These findings challenge two contrasting common explanations for differences between the immigrants’ mental health and that of their host country peers: the acculturation-stress hypothesis [19] that holds that migration is associated with higher psychological distress scores and rates of mental disorders among immigrants, compared to host country nationals, and the selection or healthy-immigrants hypothesis [20] that proposes that immigrants have lower psychological distress scores and rates of mental disorders since healthier individuals are more likely to emigrate from their home country. We will propose alternative explanations for the lack of difference in mental health status and service use between immigrant and Israel-born adolescents. One is based on the assumption that Jewish immigration to Israel has unique characteristics that distinguish it from immigration to all other countries. The state promotes and encourages immigration, as the absorption of Jewish immigrants is one of the founding principles of the state [21,22]. It provides instrumental support in terms of, housing, financial aid and free Hebrew language courses [23] and uses previous immigrants as cultural facilitators to help the newcomers bridge the cultural gap. Therefore, Jewish immigrants to Israel are not expected to share the characteristics of immigrants elsewhere.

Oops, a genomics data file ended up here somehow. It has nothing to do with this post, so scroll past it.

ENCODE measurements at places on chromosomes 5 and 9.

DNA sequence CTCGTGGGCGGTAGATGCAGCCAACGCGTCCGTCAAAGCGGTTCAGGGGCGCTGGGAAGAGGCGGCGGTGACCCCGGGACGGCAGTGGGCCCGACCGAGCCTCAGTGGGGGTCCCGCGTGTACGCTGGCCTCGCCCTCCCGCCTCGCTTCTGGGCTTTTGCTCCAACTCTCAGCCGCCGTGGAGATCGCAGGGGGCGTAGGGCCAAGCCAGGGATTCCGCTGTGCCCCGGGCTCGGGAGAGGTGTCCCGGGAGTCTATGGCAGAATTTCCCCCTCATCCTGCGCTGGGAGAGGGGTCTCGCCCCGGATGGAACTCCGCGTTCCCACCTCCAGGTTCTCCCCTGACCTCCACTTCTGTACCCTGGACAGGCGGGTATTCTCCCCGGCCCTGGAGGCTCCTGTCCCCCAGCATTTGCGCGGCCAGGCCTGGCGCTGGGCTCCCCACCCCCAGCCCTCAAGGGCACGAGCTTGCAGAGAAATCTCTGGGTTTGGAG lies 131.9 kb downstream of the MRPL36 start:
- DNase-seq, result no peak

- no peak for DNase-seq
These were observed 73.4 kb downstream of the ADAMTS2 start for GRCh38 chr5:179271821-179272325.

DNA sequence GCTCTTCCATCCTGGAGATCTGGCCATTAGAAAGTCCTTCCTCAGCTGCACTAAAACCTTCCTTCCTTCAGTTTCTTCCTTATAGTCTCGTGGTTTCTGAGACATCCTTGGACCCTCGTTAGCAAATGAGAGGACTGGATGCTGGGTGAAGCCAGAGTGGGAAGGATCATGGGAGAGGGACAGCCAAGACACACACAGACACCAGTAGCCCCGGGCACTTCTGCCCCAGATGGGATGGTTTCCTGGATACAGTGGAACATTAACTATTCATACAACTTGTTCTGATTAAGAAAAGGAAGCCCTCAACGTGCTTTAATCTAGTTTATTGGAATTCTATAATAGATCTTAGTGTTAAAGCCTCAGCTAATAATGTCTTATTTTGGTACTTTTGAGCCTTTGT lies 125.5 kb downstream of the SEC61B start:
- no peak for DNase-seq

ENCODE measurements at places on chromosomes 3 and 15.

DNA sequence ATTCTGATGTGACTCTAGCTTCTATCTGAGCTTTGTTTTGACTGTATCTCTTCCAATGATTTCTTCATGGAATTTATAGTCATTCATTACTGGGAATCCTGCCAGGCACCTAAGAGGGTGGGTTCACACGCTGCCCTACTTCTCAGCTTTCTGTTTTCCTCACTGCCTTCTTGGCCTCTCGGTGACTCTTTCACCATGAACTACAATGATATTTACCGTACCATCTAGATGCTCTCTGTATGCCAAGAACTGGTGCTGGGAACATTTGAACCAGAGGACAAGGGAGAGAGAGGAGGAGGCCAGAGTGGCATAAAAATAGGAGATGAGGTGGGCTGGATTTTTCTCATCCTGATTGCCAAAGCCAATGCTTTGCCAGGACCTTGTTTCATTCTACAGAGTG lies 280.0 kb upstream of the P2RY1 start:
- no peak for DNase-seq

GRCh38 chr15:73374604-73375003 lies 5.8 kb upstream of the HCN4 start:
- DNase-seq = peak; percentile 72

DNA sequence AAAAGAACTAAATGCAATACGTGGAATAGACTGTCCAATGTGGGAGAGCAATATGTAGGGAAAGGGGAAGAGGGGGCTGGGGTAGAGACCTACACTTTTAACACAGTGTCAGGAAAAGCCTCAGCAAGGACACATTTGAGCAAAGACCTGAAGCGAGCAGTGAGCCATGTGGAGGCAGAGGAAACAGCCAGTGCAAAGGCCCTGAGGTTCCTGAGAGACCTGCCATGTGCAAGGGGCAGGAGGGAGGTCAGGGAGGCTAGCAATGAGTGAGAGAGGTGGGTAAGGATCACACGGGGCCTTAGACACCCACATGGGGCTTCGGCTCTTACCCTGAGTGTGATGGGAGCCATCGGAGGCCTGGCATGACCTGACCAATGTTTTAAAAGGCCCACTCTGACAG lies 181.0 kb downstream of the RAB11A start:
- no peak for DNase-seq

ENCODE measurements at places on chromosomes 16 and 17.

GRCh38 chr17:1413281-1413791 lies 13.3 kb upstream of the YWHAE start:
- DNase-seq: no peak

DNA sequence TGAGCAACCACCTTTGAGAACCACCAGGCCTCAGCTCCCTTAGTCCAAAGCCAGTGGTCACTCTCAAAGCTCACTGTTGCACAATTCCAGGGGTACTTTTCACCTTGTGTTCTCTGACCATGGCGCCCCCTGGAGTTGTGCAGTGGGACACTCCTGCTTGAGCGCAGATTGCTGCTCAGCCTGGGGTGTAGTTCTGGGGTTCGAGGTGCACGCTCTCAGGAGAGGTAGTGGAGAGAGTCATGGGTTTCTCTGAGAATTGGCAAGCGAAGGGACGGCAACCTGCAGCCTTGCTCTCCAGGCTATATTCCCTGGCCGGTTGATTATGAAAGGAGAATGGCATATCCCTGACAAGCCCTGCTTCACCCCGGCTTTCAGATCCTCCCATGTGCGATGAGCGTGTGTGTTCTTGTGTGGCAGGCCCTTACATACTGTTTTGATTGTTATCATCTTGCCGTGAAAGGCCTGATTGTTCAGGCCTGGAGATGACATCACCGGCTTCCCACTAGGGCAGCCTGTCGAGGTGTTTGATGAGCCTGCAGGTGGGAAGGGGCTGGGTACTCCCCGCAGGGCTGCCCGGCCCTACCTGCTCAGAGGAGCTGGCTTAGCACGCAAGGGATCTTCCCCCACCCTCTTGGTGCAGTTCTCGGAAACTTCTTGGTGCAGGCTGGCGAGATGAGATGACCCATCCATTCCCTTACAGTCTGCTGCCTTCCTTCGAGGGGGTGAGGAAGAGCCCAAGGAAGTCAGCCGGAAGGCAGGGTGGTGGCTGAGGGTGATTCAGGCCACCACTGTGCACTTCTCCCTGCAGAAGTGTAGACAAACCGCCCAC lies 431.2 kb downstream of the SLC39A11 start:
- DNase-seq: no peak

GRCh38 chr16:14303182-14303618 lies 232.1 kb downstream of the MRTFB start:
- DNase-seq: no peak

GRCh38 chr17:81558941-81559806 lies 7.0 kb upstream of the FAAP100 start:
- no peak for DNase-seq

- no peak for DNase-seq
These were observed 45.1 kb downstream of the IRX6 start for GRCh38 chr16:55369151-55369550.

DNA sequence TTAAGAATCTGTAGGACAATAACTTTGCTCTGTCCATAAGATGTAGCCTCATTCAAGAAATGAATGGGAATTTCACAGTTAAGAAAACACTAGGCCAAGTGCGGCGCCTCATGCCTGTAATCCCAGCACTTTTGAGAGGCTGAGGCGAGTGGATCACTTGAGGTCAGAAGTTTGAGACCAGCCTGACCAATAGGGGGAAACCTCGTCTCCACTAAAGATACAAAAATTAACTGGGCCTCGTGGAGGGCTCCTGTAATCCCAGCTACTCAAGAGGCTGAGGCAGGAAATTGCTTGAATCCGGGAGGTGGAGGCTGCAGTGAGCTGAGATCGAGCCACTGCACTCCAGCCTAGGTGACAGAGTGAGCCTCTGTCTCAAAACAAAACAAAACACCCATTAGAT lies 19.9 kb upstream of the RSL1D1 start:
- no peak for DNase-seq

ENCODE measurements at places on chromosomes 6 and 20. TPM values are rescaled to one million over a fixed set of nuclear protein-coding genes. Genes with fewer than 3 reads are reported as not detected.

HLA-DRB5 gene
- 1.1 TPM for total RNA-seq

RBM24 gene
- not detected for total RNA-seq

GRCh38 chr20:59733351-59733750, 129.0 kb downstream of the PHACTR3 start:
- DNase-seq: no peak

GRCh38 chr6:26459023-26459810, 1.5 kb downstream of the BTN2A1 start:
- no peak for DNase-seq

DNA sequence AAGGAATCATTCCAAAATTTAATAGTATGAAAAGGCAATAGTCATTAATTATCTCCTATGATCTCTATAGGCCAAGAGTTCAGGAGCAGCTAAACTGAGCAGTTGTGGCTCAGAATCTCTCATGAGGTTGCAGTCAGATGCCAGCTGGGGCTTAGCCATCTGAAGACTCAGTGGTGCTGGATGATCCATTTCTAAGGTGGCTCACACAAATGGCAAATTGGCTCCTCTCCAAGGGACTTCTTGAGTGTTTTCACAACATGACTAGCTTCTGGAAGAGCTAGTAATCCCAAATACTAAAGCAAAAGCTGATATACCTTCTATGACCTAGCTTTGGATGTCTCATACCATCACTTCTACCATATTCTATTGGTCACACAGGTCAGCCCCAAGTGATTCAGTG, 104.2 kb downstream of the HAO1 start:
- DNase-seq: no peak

Another possible explanation for the lack of influence of immigration on diagnosed mental disorders in our population can be explained by a ‘migration-convergence’ hypothesis [24], which posits that, compared to the host population, immigrants may have lower or higher mental health risk before or immediately after their arrival, but that the risk level converges with the general level the longer the immigrants live in the host country [7]. Indeed, 54% of the adolescents in our study immigrated before age 5 and an additional 32% between ages 6 and 10 and, therefore, were effectively acculturated. Certainly, the hypothesis claiming that immigrants' mental health advantage may be due to strict selection by the host authority, as is the case in Canada or Australia [25,26], is not pertinent for Israel, where no selection criterion other than Jewish identity, as stipulated by the Law of Return, is activated.